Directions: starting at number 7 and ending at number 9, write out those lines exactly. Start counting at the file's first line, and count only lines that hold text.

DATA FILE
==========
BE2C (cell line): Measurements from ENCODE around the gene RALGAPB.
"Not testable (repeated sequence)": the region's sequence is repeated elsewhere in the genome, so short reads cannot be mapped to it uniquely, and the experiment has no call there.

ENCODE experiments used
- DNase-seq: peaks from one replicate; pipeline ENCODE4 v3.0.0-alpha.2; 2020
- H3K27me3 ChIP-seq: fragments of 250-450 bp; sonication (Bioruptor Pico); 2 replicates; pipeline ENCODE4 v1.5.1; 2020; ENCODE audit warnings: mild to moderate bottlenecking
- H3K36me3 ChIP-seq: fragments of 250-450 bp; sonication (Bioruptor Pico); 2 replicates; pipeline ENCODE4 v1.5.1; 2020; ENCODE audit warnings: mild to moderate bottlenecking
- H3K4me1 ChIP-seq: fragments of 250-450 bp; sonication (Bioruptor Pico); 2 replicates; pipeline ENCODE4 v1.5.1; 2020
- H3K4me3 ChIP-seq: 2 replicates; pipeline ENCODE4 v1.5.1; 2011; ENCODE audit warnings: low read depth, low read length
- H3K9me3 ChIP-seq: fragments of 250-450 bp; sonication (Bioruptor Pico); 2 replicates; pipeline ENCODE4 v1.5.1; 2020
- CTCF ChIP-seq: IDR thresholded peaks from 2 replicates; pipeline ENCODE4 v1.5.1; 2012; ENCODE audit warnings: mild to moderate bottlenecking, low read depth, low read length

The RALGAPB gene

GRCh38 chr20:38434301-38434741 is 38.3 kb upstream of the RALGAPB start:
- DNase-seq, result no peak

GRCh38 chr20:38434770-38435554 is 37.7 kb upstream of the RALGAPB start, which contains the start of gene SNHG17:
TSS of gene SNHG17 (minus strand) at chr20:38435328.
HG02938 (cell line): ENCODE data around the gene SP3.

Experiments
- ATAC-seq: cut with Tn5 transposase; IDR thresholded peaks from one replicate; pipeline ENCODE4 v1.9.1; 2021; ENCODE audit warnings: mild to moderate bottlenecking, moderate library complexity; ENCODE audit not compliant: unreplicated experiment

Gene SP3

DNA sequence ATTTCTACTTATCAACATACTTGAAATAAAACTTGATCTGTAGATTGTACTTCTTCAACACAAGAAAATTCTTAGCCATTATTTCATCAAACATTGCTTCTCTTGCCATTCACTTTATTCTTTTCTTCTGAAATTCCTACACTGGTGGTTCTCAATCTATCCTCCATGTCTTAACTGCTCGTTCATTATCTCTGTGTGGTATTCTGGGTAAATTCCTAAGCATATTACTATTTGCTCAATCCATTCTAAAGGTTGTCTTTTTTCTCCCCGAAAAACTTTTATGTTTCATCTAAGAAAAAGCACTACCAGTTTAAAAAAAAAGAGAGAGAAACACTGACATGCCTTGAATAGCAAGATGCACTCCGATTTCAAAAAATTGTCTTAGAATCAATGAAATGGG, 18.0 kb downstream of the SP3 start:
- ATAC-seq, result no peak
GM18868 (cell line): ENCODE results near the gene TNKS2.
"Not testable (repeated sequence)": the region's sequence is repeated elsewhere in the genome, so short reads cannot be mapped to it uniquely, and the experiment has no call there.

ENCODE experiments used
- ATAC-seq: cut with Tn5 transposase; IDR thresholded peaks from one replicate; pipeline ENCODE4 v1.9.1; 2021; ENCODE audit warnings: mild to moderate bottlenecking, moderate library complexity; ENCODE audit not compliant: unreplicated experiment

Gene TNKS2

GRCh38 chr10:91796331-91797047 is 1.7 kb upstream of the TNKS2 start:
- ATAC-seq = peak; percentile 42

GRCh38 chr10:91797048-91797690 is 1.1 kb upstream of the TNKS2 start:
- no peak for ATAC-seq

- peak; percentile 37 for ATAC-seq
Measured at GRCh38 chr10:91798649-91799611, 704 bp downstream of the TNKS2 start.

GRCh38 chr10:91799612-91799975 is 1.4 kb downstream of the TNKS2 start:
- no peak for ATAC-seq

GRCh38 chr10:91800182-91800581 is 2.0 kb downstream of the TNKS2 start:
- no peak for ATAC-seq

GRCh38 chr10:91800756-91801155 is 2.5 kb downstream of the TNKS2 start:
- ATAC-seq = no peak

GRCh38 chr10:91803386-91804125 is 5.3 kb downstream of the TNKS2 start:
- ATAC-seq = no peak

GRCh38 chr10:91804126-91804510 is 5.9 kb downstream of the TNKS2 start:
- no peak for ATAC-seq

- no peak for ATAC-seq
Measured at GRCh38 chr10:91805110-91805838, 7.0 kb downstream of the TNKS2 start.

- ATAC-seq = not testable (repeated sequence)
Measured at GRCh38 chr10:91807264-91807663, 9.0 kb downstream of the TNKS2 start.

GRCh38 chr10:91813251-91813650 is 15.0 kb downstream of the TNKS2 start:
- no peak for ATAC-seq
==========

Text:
- H3K4me1 ChIP-seq: fragments of 250-450 bp; sonication (Bioruptor Pico); 2 replicates; pipeline ENCODE4 v1.5.1; 2020
- H3K4me3 ChIP-seq: 2 replicates; pipeline ENCODE4 v1.5.1; 2011; ENCODE audit warnings: low read depth, low read length
- H3K9me3 ChIP-seq: fragments of 250-450 bp; sonication (Bioruptor Pico); 2 replicates; pipeline ENCODE4 v1.5.1; 2020